The No.1 priority for any school leader is to keep students safe and engaged in school.
Learning is a big part of that. Students have to feel connected to the subject matter. But they also have to feel healthy and confident at home and in their personal lives.
Writing for Education Dive, student health expert Charles E. Mendez III draws a bright line between academic success and student health and wellbeing.
Mendez cites research from the Centers for Disease Control and Prevention that shows that when students feel more connected to their school, they tend to be healthier and more academically successful. They also are less likely to experiment with drugs or alcohol or to engage in violence.
So what’s the secret to creating stronger connections between students and school?
Mendez says the key is engagement—be it with families, communities, or fellow students. Specifically, he outlines four key factors:
This might sound like a no-brainer. But that doesn’t make it any less important.
Students need support and respect from adult leaders in school, especially from teachers. Mendez says school administrators should empower teachers to develop trusting relationships with students.
He also points to a need for strong parent involvement from home.
Writes Mendez: “In the ideal learning environment, families are actively involved in the education process, which means schools would need to adapt to varied schedules.”
That requires a shared sense of responsibility between parents and educators.
This means communicating in the ways that are most effective—whether it be one-on-one meetings, emails, even social media. It also means training parents to better support student learning from home.
Positive peer groups
Peer pressure is real and educators can use that to help students.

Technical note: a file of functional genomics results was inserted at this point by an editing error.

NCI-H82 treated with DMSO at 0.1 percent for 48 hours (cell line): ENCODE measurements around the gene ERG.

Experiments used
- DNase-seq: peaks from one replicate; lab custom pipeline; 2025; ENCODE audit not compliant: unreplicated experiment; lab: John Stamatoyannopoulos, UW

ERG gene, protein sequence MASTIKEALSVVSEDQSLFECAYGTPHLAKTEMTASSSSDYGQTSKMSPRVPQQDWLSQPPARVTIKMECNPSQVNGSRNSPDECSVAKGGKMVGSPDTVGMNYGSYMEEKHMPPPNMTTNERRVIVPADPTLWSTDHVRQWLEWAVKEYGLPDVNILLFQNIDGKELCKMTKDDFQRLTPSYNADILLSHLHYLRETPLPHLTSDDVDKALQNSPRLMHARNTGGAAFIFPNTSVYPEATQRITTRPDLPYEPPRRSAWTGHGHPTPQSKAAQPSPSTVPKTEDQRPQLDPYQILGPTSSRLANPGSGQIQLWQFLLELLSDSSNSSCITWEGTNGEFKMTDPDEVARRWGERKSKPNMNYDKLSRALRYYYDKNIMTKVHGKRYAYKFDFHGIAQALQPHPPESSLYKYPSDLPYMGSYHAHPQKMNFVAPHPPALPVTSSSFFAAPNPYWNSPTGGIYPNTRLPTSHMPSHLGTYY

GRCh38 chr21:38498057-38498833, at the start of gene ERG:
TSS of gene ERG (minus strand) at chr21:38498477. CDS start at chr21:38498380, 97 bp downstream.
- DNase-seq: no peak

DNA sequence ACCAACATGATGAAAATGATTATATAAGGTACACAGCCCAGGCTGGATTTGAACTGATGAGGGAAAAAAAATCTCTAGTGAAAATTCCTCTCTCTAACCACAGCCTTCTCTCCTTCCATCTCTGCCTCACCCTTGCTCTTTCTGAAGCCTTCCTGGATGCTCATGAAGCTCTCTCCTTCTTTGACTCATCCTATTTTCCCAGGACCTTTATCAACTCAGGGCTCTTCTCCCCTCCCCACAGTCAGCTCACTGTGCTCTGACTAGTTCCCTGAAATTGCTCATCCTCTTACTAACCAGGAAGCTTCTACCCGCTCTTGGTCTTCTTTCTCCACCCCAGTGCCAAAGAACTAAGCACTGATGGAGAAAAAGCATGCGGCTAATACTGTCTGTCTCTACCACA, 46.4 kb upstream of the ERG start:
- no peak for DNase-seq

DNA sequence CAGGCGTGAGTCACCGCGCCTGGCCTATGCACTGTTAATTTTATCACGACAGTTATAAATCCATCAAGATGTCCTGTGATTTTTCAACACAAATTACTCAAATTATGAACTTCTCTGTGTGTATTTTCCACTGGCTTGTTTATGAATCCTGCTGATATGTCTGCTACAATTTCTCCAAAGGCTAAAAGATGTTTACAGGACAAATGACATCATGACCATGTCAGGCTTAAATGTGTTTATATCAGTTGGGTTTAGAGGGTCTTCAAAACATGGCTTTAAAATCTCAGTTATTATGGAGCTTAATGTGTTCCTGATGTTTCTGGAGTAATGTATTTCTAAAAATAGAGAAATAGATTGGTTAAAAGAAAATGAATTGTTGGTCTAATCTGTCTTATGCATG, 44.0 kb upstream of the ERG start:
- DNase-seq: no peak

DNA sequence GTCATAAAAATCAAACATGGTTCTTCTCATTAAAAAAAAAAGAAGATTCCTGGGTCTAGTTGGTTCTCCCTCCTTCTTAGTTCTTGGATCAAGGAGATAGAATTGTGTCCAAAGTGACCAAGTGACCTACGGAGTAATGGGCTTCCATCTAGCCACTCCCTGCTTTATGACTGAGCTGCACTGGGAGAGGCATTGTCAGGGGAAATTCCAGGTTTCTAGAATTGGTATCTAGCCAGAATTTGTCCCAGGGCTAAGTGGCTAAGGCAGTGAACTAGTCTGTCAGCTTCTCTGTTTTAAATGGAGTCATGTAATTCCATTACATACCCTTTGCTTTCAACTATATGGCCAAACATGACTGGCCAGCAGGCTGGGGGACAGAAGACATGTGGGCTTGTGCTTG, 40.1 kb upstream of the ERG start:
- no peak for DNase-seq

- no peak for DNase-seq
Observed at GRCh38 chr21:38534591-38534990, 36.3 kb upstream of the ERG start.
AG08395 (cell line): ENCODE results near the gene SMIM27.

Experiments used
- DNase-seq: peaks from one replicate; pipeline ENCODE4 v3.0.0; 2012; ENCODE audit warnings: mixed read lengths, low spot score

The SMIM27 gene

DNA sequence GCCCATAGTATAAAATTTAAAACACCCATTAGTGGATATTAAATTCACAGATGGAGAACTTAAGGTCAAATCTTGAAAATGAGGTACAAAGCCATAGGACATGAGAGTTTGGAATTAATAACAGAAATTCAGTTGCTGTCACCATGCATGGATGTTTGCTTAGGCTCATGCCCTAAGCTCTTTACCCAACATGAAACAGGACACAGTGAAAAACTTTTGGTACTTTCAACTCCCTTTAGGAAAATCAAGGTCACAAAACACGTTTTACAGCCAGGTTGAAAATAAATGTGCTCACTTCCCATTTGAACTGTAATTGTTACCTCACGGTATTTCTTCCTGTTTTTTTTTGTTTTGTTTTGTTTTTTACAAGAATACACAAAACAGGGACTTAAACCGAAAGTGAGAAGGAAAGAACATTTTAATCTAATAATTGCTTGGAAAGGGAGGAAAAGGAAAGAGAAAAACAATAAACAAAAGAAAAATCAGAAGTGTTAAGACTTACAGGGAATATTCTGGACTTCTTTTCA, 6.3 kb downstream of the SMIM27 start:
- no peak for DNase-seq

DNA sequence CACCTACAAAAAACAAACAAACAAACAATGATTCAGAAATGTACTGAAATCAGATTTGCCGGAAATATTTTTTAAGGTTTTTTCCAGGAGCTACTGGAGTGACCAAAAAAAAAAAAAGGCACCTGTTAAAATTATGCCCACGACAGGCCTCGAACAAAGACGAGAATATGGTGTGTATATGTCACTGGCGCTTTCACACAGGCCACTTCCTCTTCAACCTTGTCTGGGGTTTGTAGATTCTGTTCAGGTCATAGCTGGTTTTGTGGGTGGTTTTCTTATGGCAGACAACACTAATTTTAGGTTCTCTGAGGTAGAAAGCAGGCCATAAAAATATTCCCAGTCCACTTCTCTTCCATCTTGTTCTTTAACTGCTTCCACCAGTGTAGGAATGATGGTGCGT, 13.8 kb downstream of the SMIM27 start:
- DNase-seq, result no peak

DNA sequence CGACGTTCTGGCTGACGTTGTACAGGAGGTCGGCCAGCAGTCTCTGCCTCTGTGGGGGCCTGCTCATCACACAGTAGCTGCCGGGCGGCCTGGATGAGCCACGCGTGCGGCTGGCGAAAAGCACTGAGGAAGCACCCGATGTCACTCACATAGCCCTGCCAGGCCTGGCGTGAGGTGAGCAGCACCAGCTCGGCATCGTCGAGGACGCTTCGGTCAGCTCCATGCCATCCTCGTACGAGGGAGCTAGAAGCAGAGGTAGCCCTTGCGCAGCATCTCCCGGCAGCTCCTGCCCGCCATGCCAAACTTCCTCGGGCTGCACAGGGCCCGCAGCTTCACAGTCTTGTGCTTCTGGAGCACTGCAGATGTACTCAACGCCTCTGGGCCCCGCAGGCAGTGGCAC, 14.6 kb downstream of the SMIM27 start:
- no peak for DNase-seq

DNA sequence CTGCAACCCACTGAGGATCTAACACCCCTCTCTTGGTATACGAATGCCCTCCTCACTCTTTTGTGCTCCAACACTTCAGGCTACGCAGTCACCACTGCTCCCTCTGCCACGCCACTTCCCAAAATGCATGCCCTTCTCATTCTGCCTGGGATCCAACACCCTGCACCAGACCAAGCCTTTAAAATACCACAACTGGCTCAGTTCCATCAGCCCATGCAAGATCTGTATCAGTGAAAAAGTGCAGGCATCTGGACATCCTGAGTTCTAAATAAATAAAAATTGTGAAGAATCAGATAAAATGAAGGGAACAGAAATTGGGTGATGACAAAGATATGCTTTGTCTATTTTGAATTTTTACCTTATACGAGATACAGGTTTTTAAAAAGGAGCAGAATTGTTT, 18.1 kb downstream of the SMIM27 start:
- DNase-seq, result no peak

Writes Mendez: “Students with strong social skills and decision-making abilities will align with others who value education and healthy social interaction. They are less likely to be swayed by negative peer influence when they are part of a stable, positive group.”
Encourage students who exhibit healthy lifestyles to reach out to students who are struggling or in need of positive support. Facilitate conversations between students from different backgrounds and circumstances.
Commitment to education
To feel truly connected to school, students have to take ownership of their learning.
Students who feel pride for their schoolwork, challenge themselves to do better, and students who feel engaged in their learning are less likely to engage in dangerous or risky behavior outside of school.
But students can’t always be counted on to make those connections on their own.
Mendez suggests schools organize tutoring programs, academic competitions, and other events to encourage students to commit to their education.
Mendez suggests that schools should be more focused on “teachable moments” rather than penalizing students for bad behavior. Encouraging positive behavior goes a long way toward making students feel more connected.
Explains Mendez: “Feelings of responsibility and ownership develop when students believe their opinions are valued and incorporated into management of the school and classrooms.”
What steps do you take to make families and students feel more connected and engaged in school? Tell us in the comments.
Looking for an easy way to engage parents and students in important conversations. Here’s a few ideas to get you started.
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